And I remember, yeah, we got to kind of talk about it. And I guess we were only intentionally relatively experts. And I feel because we were already doing it before we realized it was the term. And that's when you, when we met, that's kind of how I've always been talking and that's kind of where I was going. So it doesn't always need to be as technical as it was that there's obviously some really great lessons and wins that every site can possibly do. But yeah, that's kind of the main part really.

 

 

Teresa: So before, obviously 11 years, you obviously started pretty much straight out of school I imagine Ross.

 

 

Ross: I'm not that young. Sadly. Maybe I look young, but yeah, there's a couple of years typically as the industry. And then yeah, we set up about two years, two years after that.

 

 

Teresa: I think it's your maturity maybe.

 

 

Ross: Oh thanks. Yeah.

 

 

Teresa: They're going to get really, yeah, they're getting it so sad or just us laughing for this podcast but, you know, we have fun. So I hope you enjoy it. And so, yeah. Would you always been in a marketing space or a web space before that?

 

 

Ross: No. So I did science-based design engineering at university. And, um, I know that sounds super fancy. And a lot of it was to do with like basically designing progress products with ergonomics in mind. So designing it for the user and how things should be held and moved and how someone interacts with it. Um, and I guess it was, uh, taking that thought process and how people use stock book, pieing it to a digital space.

 

 

That's kind of what we started doing when we first set up in this, this makes me feel old as a kind of tell this story, but, um, This was like at the height of Dragon's den. So obviously for anyone, oh, you know, shark tank or wherever they are. Yeah. So, so our idea was I was like, I'll design the products.

 

 

And then my business partner was going to do brand. Um, the way I did our big USP was going to be, not only could you have the product, you could have everything. See if the go-to Mercury, you could go to Jack and Stan and you could try and get on it. Then we realized nobody wanted products designed by a student with no experience in the real world.

 

 

Surprisingly but they were happy to pay for branding and web and slowly over the first year or two, we dropped product and we just have these focus on what we did. And that was where I guess my learnings and lessons from when I didn't university and education supplies. We started to apply those, those learnings to digital. And that's, that's kind of where we started really. So live with it for.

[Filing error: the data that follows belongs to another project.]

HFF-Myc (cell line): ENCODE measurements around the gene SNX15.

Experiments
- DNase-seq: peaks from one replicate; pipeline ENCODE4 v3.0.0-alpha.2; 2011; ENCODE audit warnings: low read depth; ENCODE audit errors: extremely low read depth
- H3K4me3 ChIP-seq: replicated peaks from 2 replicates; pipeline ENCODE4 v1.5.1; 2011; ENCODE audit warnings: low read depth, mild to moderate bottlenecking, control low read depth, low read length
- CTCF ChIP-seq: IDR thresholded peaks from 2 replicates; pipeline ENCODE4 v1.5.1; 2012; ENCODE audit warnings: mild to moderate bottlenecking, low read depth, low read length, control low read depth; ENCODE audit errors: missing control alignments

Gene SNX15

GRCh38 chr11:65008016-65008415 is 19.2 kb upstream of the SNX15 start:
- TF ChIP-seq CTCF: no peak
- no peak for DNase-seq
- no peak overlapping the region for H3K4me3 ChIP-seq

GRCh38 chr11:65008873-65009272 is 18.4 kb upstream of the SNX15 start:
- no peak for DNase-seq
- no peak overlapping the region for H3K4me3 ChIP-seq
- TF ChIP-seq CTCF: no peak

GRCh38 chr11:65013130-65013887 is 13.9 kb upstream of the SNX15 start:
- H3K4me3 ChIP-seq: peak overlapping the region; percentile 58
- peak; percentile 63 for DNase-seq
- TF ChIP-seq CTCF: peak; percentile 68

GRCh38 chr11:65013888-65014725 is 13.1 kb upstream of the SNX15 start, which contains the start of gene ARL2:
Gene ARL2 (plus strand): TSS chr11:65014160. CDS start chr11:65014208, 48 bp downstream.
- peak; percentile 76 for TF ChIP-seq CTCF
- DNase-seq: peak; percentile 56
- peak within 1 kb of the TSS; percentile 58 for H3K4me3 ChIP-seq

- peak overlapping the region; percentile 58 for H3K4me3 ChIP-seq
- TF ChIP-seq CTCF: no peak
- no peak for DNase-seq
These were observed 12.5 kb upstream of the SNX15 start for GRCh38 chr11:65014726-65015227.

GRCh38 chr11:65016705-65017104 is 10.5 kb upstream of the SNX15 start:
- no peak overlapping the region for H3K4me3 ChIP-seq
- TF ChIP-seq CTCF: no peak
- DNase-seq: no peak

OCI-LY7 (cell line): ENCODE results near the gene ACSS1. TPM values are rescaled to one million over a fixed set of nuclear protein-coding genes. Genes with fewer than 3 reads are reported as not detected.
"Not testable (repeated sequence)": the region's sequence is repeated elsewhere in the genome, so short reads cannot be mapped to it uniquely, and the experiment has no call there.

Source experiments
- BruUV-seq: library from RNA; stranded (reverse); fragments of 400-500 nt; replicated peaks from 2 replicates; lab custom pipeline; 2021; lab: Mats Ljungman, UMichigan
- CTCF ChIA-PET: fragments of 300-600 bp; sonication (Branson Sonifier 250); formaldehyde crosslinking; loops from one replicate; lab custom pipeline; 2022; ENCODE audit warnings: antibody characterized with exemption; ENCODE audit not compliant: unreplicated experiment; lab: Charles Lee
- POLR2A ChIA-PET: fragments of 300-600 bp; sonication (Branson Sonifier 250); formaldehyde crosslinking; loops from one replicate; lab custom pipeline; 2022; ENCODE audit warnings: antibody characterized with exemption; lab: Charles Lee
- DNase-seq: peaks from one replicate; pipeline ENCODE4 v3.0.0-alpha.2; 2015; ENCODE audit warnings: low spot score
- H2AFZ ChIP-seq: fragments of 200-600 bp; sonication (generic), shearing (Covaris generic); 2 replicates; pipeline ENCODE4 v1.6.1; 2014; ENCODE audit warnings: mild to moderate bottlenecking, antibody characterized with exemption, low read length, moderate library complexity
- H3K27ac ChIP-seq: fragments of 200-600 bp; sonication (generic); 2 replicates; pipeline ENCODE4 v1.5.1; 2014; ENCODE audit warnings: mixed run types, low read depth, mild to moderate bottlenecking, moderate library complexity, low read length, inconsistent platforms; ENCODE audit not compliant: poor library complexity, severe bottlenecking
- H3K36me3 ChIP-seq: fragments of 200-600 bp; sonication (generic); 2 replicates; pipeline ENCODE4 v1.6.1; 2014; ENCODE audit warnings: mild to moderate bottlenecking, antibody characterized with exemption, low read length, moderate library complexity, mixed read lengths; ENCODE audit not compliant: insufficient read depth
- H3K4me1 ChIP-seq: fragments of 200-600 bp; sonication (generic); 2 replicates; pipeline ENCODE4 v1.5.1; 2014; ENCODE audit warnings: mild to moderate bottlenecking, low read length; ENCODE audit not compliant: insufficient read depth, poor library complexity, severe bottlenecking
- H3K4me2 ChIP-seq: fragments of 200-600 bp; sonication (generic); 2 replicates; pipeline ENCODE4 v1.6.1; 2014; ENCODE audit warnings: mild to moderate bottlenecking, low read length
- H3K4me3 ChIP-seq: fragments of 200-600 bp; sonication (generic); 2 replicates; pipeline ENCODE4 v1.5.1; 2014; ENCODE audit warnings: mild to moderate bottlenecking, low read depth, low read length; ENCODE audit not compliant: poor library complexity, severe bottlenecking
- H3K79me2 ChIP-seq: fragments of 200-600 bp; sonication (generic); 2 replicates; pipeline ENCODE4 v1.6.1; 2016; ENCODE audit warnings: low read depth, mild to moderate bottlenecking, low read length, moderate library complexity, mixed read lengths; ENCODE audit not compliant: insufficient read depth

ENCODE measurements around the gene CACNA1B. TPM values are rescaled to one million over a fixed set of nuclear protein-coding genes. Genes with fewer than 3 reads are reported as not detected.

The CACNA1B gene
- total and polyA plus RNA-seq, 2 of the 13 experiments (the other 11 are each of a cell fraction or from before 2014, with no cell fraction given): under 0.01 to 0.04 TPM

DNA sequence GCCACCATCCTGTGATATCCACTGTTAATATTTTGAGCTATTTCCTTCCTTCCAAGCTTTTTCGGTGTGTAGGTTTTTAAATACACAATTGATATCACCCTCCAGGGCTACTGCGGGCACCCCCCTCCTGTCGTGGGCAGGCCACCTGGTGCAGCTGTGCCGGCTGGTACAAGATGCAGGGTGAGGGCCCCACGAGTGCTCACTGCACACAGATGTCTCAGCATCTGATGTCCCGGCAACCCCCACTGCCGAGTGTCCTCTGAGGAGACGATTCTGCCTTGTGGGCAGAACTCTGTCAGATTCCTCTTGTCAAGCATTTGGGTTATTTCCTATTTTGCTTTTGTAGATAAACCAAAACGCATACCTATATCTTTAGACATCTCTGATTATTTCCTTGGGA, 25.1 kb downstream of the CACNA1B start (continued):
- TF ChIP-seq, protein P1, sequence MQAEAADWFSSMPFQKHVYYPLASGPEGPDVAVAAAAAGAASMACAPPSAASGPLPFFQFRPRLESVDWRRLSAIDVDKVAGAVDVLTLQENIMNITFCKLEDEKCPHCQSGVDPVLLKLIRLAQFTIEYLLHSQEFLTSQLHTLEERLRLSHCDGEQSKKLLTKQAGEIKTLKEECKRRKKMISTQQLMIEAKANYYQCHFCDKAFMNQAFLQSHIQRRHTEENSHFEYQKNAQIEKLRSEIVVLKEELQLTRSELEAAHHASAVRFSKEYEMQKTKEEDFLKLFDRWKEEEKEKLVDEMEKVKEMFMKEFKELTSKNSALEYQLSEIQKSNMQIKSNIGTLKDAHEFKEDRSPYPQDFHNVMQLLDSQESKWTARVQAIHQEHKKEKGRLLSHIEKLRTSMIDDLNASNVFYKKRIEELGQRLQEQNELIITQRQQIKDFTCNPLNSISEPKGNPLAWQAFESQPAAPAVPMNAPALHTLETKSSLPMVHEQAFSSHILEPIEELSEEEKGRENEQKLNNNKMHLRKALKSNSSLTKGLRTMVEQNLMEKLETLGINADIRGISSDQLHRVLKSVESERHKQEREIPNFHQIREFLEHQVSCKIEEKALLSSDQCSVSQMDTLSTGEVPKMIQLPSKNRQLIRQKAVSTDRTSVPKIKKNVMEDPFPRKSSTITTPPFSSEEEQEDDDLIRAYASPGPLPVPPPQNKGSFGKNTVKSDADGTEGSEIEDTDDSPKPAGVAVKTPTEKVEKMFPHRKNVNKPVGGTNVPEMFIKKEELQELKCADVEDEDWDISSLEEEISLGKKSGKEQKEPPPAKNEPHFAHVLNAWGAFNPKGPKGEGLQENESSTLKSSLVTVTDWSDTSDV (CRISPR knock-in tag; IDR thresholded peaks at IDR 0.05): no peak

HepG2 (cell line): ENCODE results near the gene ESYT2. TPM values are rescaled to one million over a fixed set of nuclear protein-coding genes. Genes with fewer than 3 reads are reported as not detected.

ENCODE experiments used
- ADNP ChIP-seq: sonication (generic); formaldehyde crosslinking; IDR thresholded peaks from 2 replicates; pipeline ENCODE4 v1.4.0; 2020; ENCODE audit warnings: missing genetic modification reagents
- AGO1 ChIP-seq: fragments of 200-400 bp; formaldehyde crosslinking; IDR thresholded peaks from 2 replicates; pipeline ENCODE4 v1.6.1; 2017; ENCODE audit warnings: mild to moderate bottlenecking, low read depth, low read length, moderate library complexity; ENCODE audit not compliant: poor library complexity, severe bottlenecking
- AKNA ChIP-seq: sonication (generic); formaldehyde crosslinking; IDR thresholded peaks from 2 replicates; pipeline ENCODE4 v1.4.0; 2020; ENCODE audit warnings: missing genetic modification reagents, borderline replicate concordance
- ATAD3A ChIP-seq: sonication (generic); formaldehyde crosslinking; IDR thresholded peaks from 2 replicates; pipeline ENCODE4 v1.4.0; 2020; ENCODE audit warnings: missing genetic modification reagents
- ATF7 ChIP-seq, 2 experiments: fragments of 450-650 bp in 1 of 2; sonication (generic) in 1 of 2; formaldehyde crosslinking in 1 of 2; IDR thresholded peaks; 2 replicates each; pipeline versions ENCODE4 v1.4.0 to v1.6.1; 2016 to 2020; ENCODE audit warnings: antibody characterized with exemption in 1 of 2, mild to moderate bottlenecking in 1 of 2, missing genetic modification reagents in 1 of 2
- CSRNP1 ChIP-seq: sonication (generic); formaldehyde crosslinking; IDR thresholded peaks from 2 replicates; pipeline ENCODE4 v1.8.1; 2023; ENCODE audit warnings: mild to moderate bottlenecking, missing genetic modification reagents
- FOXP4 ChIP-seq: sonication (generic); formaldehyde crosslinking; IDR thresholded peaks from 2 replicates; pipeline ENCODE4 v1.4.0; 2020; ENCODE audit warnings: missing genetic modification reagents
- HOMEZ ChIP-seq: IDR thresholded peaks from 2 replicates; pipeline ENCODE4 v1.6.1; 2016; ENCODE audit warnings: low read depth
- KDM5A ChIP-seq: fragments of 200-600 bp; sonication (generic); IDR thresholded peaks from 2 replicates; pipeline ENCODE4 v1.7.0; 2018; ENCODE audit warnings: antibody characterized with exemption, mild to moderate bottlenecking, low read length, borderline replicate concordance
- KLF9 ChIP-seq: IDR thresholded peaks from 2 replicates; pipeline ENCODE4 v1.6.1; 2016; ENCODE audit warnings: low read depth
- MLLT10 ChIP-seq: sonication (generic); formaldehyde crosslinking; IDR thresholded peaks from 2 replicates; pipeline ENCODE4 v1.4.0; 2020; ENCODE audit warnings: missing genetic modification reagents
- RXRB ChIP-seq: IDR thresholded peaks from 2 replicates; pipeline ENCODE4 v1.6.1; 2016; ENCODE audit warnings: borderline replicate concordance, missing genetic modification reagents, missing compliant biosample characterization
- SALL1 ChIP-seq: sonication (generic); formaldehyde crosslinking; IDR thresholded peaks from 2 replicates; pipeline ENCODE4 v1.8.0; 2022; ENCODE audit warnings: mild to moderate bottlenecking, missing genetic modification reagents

Teresa: So where you learn these are?

 

 

Ross: No, no. So straight after university, um, I worked for a company called Jagex who navigate for the RuneScape. The mighty RuneScape, uh, which was this huge game that no one ever heard of in the UK, but was absolutely huge in America and China little places. And they had like 10 million active users or something back in the day before, um, online gaming was really such a thing.

 

 

So I did that for a few years, but then we always had me at Patrick Metta University. We always had this idea of setting something up. And we just said, I think you probably know this about me. I'm probably overly logical sometimes, but we have this suspicion one day in the pop obviously. And it was something along the lines of neither of us have wives.

 

 

We don't have any kids. We don't have house payments. Worse case if this goes completely tips-up. And we can just move back home and we'll be debt, but we're just, weren't even a year at Uni. So we were already in that and quite a lot of our friends really live it out. So we were like, let's just do it. Let's just set up and just see what happens.

 

 

And, and we'll go from that. Right. So incredibly, like I say, my head very logical, so like worst case, if it goes wrong, we're in that, but we're already in debt so crack on. And that's what we did. And then we have this little tiny, prominent Nottingham City Center where we did absolutely everything from. Um, and then we got our first office, which was honestly, it was an actual cupboard so much, so that.

 

 

Uh, me and Patrick sat next to each other where you couldn't open the door. Unless I moved my, my, my, uh, chair out of the way, it was very cozy, but again, it was like 150 pounds a month or so in mental with everything included only like, um, we have an office space and obviously all we did was we had a meeting room that we could take people to. They never saw the office.

 

 

Teresa: You couldn't have got three people in at once.

 

 

Ross: You could physically live on three people that we couldn't get to. It was just like a running joke that we had was like, oh, we can't physically hire people, even if we wanted to. Sit you here. And that was, that was where we all started. And, yeah. So there's now 19 of us.

 

 

Teresa: That's amazing.

 

 

Ross: So yeah, so a big difference. I still don't necessarily feel responsible enough to have those people working for us, but the team is absolutely amazing. And, uh, yeah, it's relying on those guys on this.

 

 

Teresa: They full-time employed that team?

 

 

Ross: Uh, so 16 of them are, uh, and then three of them are...

Links

Chapters

Video

More from YouTube